Kudoa sp. (Myxozoa: Multivalvulida) in skeletal muscle of captive bullnose eagle rays, myliobatis freminvillei (Rajiformes: Myliobatidae)

Catherine A. Hadfield, Sarah Louise Poynton, Leigh A. Clayton, Jennell L. Romero, Richard J. Montali

Research output: Contribution to journalArticle

Abstract

Kudoa spp. (Myxozoa: Multivalvulida) are of significant concern in marine and estuarine teleosts because of trophozoites and spores in the skeletal muscle reducing the marketability of wild and cultured fish. Kudoa spp. have rarely been reported from elasmobranchs. Spores of a Kudoa sp. were identified in two captive, mature bullnose eagle rays (Myliobatis freminvillei) (Rajiformes: Myliobatidae). The male bullnose eagle ray (case 1) showed intractable weight loss, muscle wasting, and hyperkalemia, and was euthanized. The skeletal muscle showed myofiber degeneration, vacuolation, and necrosis, and spores of a Kudoa sp. were present multifocally through the muscle. The female bullnose eagle ray (case 2) had a severe, rapidly progressive, erosive lesion extending through the pectoral fin and was euthanized. Spores of a Kudoa sp. were not found in the lesion but were present in two disparate sections of skeletal muscle. There was no inflammation or degeneration associated with the infected myofibers in case 2. From case 1, morphometrics of 15 spores in histologic section were apical width 6.5-8.0 μm, apical thickness 5.0-7.0 μm, lateral width 5.5-6.5 μm, length 4.5-6.5 μm; the equal-sized polar capsules were spherical, 1.5-2.5 μm in diameter; there was a clear halo 2 μm thick around the spores, considered to be a mucous envelope. Spores from case 2 were indistinguishable from those in case 1. This appears to be the first report of Kudoa sp. in bullnose eagle rays.

Original languageEnglish (US)
Pages (from-to)896-905
Number of pages10
JournalJournal of Zoo and Wildlife Medicine
Volume45
Issue number4
DOIs
StatePublished - Dec 1 2014

Fingerprint

Myliobatis
Myliobatididae
Rajiformes
Myxozoa
Kudoa
Skates (Fish)
Eagles
Spores
skeletal muscle
Skeletal Muscle
spores
lesions (animal)
Elasmobranchii
hyperkalemia
Muscles
muscles
Trophozoites
trophozoites
Hyperkalemia
Multivalvulida

Keywords

  • Bullnose eagle ray
  • Kudoa
  • Myliobatis freminvillei
  • Myliobatis freminvillii
  • Myxozoa

ASJC Scopus subject areas

  • Animal Science and Zoology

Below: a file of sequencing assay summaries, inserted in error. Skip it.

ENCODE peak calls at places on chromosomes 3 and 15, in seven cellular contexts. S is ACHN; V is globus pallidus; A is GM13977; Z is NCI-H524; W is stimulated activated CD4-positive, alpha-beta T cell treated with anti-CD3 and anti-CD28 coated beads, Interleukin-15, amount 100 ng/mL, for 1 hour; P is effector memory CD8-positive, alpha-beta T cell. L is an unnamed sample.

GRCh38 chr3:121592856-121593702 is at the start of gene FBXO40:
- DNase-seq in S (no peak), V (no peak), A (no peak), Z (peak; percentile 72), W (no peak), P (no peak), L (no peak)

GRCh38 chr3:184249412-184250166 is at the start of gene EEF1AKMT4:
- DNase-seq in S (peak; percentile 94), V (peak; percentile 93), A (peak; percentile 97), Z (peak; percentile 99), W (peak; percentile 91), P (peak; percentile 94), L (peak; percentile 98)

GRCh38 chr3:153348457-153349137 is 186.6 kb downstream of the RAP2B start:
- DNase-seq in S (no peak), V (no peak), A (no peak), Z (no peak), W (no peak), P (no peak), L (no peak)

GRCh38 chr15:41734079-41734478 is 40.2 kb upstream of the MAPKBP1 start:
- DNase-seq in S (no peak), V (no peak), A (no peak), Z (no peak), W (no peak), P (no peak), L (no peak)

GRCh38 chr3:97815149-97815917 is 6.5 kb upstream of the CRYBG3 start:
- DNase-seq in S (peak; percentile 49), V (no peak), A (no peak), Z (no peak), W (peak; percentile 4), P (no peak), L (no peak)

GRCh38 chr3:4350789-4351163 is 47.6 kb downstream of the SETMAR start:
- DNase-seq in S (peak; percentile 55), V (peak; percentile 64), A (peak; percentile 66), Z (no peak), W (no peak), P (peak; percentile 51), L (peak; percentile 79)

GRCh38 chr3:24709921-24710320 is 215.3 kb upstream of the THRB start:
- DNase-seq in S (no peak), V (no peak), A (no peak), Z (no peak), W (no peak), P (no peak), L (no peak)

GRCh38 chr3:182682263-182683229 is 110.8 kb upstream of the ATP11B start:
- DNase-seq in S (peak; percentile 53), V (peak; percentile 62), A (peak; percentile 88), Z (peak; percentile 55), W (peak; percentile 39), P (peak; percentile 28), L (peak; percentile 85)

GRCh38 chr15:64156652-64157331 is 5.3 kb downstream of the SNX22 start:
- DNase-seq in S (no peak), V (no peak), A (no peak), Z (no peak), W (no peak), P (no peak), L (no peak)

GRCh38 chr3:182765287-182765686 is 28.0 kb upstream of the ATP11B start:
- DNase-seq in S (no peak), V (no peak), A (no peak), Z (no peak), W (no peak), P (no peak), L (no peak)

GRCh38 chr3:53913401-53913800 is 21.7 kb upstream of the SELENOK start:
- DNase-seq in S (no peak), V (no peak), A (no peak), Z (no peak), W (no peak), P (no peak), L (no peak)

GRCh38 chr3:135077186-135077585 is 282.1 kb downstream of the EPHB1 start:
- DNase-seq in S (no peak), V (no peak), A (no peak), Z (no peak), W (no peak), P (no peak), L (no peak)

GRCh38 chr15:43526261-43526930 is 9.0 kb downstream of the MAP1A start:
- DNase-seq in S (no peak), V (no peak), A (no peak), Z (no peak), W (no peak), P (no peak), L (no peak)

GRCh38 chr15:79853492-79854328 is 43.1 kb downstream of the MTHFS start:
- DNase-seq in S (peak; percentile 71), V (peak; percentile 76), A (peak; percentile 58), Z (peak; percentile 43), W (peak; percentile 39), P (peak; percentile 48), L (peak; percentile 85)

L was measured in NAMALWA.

• veterinary(all)
  • Medicine(all)

Cite this

Kudoa sp. (Myxozoa : Multivalvulida) in skeletal muscle of captive bullnose eagle rays, myliobatis freminvillei (Rajiformes: Myliobatidae). / Hadfield, Catherine A.; Poynton, Sarah Louise; Clayton, Leigh A.; Romero, Jennell L.; Montali, Richard J.

In: Journal of Zoo and Wildlife Medicine, Vol. 45, No. 4, 01.12.2014, p. 896-905.

Research output: Contribution to journalArticle

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abstract = "Kudoa spp. (Myxozoa: Multivalvulida) are of significant concern in marine and estuarine teleosts because of trophozoites and spores in the skeletal muscle reducing the marketability of wild and cultured fish. Kudoa spp. have rarely been reported from elasmobranchs. Spores of a Kudoa sp. were identified in two captive, mature bullnose eagle rays (Myliobatis freminvillei) (Rajiformes: Myliobatidae). The male bullnose eagle ray (case 1) showed intractable weight loss, muscle wasting, and hyperkalemia, and was euthanized. The skeletal muscle showed myofiber degeneration, vacuolation, and necrosis, and spores of a Kudoa sp. were present multifocally through the muscle. The female bullnose eagle ray (case 2) had a severe, rapidly progressive, erosive lesion extending through the pectoral fin and was euthanized. Spores of a Kudoa sp. were not found in the lesion but were present in two disparate sections of skeletal muscle. There was no inflammation or degeneration associated with the infected myofibers in case 2. From case 1, morphometrics of 15 spores in histologic section were apical width 6.5-8.0 μm, apical thickness 5.0-7.0 μm, lateral width 5.5-6.5 μm, length 4.5-6.5 μm; the equal-sized polar capsules were spherical, 1.5-2.5 μm in diameter; there was a clear halo 2 μm thick around the spores, considered to be a mucous envelope. Spores from case 2 were indistinguishable from those in case 1. This appears to be the first report of Kudoa sp. in bullnose eagle rays.",
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